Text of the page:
Iceland by day is pretty darn cool already, but at night, it’s a completely different feel. I had a different experience as I was there during the holidays and not regular nights. At first I dreaded the long night hours thinking that there would be nothing to do since nature, I thought, was best seen in light. but it turns out that the longer winter nights (about 20 hours) actually made it the ideal time to observe the night sky and the splendid Northern Lights.
When we arrived on New Year’s Eve, we quickly grabbed a bite and arrived at Reyjkavik’s main landmark, Hallgrímskirkja Church (right above). This stunning building’s architecture and height can be seen from pretty much anywhere in the city. Sadly I did not get to see it in the day time but I think the night view was unique nonetheless. Afterwards, we went to join Icelanders in their annual festivities. New Year’s Eve in Iceland is a celebration that is more than just an incredible display of fireworks…
First, families gather for a grand meal. At 8:30, 10 bonfires are set around the city, symbollically burning old things for the new year. We went to a large one by the lake and it sure was a big fire! Fireworks were lit before, during, and after the bonfire.
By 10:00 families head home to watch Áramótaskaupið, a comical show that focuses on the recent year’s events from a satirical perspective (it was quite interesting to watch even without understanding a word!) Then at 11:30, families head out again to light and to watch firework displays from their cars, their backyards, anywhere! Standing on the top of the Hafnarfjordur hill, we saw fireworks 360 degrees around us, even next to us from the people who live around. Words can’t describe it besides “smoky, beautiful, and loud!”
We thought nothing could have topped this night (and really, fireworks will never be the same after that experience…) but little did we know that the best was yet to come: succeeding at our search for the Northern Lights, otherwise known as the Aurora Borealis.
Even after telling the story a hundred times, I still can’t believe the experience. We must have been crazy to have driven to a forest in the middle of the night, hoping to see the famous Lights. A FOREST?!? Yes, it is best to be away from any city lights to see it so we drove to Heiðmörk, aforest known for its “wildlife” (we later discovered that this meant a popularity of wild birds, not wild bears…heh). It was the perfect spot. Yet waiting for the lights to appear seemed impossible as we stood in double layers of clothing for a good half hour with the moon shining down on us brightly. Suddenly, we were engulfed in white clouds and ginormous drops of hail – huge pieces of them! (THEY HURT!) We ran into the car, ready to leave until we noticed that it was a passing cloud and the distanced city was appearing once again. So we stayed and got out of the car a few minutes later.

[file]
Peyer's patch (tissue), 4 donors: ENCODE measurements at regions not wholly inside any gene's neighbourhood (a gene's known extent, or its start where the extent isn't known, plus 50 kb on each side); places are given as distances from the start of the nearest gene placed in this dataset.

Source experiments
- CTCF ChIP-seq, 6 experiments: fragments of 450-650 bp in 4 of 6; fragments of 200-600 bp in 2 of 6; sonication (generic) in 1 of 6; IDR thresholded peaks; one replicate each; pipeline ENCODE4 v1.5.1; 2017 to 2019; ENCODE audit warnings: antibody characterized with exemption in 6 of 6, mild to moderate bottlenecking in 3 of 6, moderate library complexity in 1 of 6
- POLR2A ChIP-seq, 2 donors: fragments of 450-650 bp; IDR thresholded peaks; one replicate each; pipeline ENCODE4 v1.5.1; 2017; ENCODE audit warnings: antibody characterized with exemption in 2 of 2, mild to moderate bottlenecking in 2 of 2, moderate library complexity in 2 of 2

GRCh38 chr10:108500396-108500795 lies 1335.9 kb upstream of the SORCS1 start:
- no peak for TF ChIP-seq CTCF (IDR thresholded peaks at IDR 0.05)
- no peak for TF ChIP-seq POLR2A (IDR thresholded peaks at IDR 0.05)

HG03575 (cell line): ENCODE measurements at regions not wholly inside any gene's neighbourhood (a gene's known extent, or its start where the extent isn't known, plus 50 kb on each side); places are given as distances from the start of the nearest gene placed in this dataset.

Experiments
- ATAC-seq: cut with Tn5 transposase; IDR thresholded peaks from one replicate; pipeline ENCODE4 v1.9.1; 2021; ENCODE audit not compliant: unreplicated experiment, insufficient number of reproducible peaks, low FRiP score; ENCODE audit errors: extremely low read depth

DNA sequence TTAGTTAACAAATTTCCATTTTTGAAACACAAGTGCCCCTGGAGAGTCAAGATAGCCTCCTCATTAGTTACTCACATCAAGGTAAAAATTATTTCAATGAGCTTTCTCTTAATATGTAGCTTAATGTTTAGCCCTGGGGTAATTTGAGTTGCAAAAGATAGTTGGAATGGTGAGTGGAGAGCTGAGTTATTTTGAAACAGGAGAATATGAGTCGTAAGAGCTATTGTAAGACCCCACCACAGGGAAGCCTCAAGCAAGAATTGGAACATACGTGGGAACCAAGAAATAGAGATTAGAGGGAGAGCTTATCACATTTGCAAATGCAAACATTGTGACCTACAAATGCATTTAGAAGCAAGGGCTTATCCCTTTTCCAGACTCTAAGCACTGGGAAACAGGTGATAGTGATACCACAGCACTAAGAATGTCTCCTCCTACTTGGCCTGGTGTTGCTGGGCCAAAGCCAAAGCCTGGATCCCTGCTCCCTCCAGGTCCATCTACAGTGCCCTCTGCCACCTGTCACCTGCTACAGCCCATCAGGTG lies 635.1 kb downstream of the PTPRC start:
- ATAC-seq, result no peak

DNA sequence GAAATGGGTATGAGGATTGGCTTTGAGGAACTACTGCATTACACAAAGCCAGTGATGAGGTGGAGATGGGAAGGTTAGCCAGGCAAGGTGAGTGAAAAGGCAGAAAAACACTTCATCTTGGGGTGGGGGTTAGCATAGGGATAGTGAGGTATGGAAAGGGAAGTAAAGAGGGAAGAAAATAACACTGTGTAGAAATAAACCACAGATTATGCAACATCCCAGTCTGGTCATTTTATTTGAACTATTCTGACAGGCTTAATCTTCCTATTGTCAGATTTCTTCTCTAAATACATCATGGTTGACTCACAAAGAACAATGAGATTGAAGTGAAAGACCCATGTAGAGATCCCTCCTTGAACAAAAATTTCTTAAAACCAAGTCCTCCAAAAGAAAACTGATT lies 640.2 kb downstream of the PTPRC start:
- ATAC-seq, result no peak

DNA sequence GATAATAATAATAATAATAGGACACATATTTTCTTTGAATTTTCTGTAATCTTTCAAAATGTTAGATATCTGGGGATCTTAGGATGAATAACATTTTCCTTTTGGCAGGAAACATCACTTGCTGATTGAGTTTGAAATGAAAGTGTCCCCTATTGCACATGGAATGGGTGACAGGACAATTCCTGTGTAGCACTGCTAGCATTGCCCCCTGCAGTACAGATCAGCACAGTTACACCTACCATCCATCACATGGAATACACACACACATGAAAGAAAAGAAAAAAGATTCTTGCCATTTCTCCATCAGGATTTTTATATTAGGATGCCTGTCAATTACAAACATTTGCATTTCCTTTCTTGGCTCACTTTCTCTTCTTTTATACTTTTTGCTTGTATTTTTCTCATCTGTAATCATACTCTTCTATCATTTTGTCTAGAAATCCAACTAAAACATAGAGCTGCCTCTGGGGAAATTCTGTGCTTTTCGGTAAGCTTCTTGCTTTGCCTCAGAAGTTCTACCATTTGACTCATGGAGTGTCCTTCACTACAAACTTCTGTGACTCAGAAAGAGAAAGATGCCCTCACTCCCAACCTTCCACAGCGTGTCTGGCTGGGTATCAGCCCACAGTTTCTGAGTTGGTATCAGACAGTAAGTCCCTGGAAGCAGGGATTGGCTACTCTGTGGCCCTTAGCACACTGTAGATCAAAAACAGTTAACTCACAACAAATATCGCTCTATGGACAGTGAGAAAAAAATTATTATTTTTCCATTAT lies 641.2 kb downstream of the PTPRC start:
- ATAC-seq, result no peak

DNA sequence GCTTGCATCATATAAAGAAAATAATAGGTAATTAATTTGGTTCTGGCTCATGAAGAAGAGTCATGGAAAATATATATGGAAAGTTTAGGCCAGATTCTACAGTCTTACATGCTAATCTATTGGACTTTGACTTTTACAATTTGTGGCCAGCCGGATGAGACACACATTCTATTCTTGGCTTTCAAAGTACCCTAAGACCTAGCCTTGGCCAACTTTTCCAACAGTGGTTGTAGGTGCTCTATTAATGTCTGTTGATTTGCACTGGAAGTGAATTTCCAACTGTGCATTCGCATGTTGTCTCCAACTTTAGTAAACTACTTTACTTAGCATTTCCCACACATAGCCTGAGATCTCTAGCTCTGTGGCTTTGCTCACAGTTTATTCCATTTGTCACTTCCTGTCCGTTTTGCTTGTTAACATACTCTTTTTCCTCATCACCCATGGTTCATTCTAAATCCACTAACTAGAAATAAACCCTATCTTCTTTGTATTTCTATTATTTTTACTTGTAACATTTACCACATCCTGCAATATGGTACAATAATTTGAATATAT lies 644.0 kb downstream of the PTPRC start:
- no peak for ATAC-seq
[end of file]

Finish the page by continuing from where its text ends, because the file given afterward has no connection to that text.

Then all of a sudden, we saw it… specks of incredibly shining green, fading in and out… AHHH! 😀
I’m sure every animal or living thing in the forest can hear our “oohs” and “ahhs” through every unforgettable moment. It’s amazing how quick the phenomenon occurs in the blink of an eye. They say that cameras actually capture it better than the eyes, so in these photos, they were even more shining than what we saw, but we had to be quick. It fades in and out! The good thing about the Aurora is that you don’t have to go all the way to Iceland to see the lights. You can catch it in northern Canada too and a couple of other countries in the north.
If I ever return to Iceland one day, I would love to see it in the summer as everything is green and lush. Tons of photographers go out there just to capture the country’s uniqueness and beauty. I’m really glad to have had the opportunity to go and now share it with all of you. Thanks for reading and as always, let me know your thoughts and inspirations. 🙂 I’m working on a comment box soon but for now, feel free to email me in the contact link above!
(the moment of Oohs and Ahhs captured by my friend, Daniel Chan)